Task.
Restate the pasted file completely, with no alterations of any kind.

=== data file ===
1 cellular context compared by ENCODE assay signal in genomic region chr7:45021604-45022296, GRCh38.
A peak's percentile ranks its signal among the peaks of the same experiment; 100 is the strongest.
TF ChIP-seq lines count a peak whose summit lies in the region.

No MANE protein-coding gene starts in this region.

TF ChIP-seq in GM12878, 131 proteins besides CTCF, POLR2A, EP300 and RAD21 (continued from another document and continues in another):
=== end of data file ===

1 cellular context compared by ENCODE assay signal in genomic region chr7:45021604-45022296, GRCh38.
A peak's percentile ranks its signal among the peaks of the same experiment; 100 is the strongest.
TF ChIP-seq lines count a peak whose summit lies in the region.

No MANE protein-coding gene starts in this region.

TF ChIP-seq in GM12878, 131 proteins besides CTCF, POLR2A, EP300 and RAD21 (continued from another document and continues in another):